No MeSH data available.


Related in: MedlinePlus

Effects of methyl-6-(phenylethynyl)-pyridine (MPEP) on escape latency in the Morris water maze test. Morris water maze training parameters were measured over the course of 5 days at 2 weeks (A) and at 4 weeks (B) after MPEP treatment in both BTBR T+tf/J (BTBR) and C57BL/6J (B6) mice. At 2 weeks, no significant difference in latency time was observed between MPEP-treated and saline-treated B6 mice. When the drug was re-administered 4 weeks after initial administration, the B6 and BTBR group showed no significant difference in latency time. The training trials and probe trials were performed as described in the METHODS. Values are expressed as mean±SEM. aP<0.05; bP<0.01.
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Figure 2: Effects of methyl-6-(phenylethynyl)-pyridine (MPEP) on escape latency in the Morris water maze test. Morris water maze training parameters were measured over the course of 5 days at 2 weeks (A) and at 4 weeks (B) after MPEP treatment in both BTBR T+tf/J (BTBR) and C57BL/6J (B6) mice. At 2 weeks, no significant difference in latency time was observed between MPEP-treated and saline-treated B6 mice. When the drug was re-administered 4 weeks after initial administration, the B6 and BTBR group showed no significant difference in latency time. The training trials and probe trials were performed as described in the METHODS. Values are expressed as mean±SEM. aP<0.05; bP<0.01.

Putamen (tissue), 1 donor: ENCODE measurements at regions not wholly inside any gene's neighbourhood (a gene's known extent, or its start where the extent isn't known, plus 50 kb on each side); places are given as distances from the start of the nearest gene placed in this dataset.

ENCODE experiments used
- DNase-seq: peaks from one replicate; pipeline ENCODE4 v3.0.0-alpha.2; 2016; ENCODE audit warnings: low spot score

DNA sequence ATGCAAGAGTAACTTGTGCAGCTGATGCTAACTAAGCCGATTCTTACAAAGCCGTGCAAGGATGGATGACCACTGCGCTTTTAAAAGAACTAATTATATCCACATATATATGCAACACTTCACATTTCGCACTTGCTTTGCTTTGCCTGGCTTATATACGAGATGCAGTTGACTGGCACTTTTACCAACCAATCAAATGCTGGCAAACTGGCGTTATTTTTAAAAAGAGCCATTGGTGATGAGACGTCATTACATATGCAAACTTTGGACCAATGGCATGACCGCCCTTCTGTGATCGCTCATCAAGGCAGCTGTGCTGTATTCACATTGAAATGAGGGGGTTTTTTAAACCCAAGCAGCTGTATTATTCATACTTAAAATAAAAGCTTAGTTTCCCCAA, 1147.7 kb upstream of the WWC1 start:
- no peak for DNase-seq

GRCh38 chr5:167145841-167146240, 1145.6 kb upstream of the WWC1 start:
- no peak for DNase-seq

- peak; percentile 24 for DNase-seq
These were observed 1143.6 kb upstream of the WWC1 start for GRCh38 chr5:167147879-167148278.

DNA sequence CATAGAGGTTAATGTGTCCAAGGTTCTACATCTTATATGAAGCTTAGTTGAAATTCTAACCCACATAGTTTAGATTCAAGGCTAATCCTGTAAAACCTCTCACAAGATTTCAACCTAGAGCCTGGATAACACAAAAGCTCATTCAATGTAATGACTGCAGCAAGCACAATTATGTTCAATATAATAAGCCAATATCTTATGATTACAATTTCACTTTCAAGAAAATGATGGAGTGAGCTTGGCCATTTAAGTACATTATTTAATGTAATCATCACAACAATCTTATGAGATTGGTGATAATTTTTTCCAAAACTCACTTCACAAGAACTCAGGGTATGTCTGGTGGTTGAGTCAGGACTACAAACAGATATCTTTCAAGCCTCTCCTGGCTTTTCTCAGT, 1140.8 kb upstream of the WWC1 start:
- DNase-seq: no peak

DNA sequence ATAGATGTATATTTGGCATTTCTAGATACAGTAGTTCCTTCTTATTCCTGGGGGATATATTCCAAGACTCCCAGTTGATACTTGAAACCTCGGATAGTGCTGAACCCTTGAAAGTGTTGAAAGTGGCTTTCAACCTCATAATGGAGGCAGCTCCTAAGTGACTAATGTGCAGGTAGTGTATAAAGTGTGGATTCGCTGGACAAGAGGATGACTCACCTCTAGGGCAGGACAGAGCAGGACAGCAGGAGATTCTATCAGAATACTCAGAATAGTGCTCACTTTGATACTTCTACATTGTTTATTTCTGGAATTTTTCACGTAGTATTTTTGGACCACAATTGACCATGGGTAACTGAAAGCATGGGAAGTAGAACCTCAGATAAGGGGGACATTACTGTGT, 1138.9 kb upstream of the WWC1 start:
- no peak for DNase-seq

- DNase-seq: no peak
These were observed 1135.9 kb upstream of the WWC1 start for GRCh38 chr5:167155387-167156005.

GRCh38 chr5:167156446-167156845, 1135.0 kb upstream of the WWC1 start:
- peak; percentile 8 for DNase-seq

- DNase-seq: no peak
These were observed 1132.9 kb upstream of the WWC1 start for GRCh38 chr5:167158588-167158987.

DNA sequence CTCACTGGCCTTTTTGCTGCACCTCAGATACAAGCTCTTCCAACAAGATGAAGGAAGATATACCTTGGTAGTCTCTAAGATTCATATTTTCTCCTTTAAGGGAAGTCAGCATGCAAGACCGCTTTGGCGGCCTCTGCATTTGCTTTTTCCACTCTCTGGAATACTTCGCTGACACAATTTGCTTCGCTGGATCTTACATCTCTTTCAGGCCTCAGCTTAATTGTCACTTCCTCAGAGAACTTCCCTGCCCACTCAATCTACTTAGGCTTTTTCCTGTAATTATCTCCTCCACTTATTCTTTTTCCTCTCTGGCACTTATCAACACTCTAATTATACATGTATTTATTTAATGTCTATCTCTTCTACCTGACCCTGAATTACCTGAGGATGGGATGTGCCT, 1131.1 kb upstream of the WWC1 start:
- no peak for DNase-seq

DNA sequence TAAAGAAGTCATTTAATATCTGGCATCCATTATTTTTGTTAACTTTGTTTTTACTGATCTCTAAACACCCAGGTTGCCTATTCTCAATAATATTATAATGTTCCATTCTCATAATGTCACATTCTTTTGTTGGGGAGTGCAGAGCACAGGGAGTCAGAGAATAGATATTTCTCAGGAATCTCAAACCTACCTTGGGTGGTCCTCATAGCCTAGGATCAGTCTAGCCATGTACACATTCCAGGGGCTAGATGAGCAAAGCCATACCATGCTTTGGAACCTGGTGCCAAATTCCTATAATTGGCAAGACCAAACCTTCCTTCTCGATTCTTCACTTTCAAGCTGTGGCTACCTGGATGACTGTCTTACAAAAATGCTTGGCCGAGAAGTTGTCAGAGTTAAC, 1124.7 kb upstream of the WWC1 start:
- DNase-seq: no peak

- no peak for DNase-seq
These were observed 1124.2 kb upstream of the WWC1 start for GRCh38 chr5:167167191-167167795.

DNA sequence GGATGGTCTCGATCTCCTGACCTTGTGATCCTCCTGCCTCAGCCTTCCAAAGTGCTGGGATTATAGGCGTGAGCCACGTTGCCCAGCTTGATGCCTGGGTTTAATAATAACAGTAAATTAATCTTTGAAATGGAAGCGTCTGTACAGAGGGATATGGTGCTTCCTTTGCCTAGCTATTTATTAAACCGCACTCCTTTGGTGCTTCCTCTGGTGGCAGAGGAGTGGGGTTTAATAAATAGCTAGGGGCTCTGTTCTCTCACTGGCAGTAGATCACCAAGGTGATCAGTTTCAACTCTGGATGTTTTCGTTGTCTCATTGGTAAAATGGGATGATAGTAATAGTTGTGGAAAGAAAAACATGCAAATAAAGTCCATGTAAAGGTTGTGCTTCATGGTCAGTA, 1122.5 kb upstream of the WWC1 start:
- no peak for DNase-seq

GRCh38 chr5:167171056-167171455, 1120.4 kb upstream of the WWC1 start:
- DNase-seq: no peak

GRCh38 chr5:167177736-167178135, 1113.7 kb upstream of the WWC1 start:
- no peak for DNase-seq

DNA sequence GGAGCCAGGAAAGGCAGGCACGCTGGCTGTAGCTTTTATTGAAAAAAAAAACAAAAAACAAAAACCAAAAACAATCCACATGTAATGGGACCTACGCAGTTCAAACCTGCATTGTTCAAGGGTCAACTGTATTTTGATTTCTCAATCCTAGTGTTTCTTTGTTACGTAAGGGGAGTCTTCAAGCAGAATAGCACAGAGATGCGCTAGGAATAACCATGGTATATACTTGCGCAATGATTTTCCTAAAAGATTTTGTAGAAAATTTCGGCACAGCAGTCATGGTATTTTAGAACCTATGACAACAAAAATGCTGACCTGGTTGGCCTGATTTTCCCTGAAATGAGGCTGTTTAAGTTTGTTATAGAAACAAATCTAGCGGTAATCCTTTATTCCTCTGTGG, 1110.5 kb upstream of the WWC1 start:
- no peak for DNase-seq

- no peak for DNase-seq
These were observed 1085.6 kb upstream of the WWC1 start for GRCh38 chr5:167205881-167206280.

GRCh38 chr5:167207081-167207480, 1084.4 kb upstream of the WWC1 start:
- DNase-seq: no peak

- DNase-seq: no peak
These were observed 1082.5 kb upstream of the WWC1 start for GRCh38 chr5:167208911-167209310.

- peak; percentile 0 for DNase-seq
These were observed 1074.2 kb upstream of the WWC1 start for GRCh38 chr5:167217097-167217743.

Mentions: The Morris water maze was used to determine the effect of MPEP (10 mg/kg, intraperitoneal) on spatial learning and memory in BTBR and B6 mice. The experimental design is shown in Fig. 1. Escape latency, which was defined as the total time (second) that a mouse spent in the target quadrant before finding the hidden platform, was used as a measure of developing spatial memory. As shown in Fig. 2, MPEP-treated animals exhibited shorter escape latencies as they progressed through training days compared to saline-treated control animals. These data suggest that MPEP (10 mg/kg) administration enhanced the learning and memory of the autism model mice.